Establish a clear flow of information, upwards and downwards. If everybody knows what needs to happen, we will increase our chances of delivering right-first-time.

phones signalling communication


In manufacturing, I have seen companies define their values as:

  1. Safety
  2. Quality
  3. Delivery

Safety is a must. We want everybody to come to work and leave work healthy and fit to live their lives.

Quality is all about ensuring we produce with a zero-defect policy in mind.

Delivery is all about making sure a customer receives a product on time.

The reality, in my experience, is that safety shares number one with sales. Companies want to sell as many products as possible and think the quality is a given.

If you push for sales and think quality will be there regardless, you leave money on the table. The processes won’t be there to support the volumes and will eventually have issues.

Scale from the bottom, not from the top. Create processes to allow you to stay at the top safely.

prioritise scrabble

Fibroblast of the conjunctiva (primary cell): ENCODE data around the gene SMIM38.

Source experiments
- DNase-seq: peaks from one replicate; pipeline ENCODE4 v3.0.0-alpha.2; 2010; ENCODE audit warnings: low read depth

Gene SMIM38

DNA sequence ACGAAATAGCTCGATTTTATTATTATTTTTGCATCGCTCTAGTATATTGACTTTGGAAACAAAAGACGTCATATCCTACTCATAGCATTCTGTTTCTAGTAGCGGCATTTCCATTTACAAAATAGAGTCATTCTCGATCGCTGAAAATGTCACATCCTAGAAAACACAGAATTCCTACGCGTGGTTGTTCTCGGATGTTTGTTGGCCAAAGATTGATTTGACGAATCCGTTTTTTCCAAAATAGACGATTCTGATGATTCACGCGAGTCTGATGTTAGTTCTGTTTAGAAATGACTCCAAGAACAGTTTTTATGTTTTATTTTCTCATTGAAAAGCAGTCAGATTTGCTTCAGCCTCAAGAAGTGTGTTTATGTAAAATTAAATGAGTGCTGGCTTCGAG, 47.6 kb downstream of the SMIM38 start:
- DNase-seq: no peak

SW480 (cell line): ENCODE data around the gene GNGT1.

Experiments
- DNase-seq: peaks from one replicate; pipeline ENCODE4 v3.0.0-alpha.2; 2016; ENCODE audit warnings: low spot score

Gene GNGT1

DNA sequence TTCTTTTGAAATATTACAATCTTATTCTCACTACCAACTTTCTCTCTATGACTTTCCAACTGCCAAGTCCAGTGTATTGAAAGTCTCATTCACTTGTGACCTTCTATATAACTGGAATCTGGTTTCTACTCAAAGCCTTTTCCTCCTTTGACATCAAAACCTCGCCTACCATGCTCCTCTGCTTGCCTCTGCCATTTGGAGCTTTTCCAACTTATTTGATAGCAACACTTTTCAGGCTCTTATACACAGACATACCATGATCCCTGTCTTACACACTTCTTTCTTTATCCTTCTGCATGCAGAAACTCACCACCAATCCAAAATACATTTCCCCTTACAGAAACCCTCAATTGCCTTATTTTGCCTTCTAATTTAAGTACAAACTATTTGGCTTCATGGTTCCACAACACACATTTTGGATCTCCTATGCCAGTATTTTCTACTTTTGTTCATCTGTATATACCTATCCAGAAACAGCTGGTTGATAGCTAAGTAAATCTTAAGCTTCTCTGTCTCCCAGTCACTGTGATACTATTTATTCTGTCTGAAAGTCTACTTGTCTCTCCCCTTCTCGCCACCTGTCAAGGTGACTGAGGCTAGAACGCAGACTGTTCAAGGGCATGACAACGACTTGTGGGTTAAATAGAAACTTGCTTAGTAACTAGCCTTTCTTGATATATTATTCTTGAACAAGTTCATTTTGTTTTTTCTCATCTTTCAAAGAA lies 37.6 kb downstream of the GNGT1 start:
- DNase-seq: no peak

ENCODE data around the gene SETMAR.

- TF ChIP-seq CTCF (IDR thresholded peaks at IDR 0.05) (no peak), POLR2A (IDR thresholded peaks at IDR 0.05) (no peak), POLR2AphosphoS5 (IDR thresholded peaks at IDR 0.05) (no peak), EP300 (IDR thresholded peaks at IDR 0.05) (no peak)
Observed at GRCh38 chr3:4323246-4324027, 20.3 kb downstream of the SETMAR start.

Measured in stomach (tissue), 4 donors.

Lack of vision

I have seen this both in large and small organizations. When the vision isn’t clear, people don’t know what they are trying to achieve.

When setting goals, we must define them so that everybody understands the outcome.

Large organizations jeopardize their culture if everybody is not aligned toward the same goal.

Set the vision and stick to it.

Vision in the form of a lense

Lack of processes

We must lay the steps to accomplish that if we have a clear vision.

I have seen processes lack critical steps in large organizations, or they might not be regularly updated.

The reality is that there are many different ways to achieve the same thing. If we compound the lack of communication with the lack of processes, we create a recipe for disaster.

Invest always in defining processes, and we will always have a clear goal in front of us.

Lack of responsibilities

Who does what and when? This question is not even straightforward in some of the best organizations.

The sole purpose of job descriptions is to define what a role needs to deliver. Spend time describing them, don’t just copy something from Google.

I have often seen people getting stuck with tasks irrelevant to their roles. It could be when a company is undergoing a restructuring or when they don’t have enough resources.

In large organizations, managers and leaders must ensure that everybody does what they need to do.

Regardless of size, we need to communicate our expectations for a role. Hence, there are no surprises for our employees or us.


Lack of technology

Technology has made our lives easier.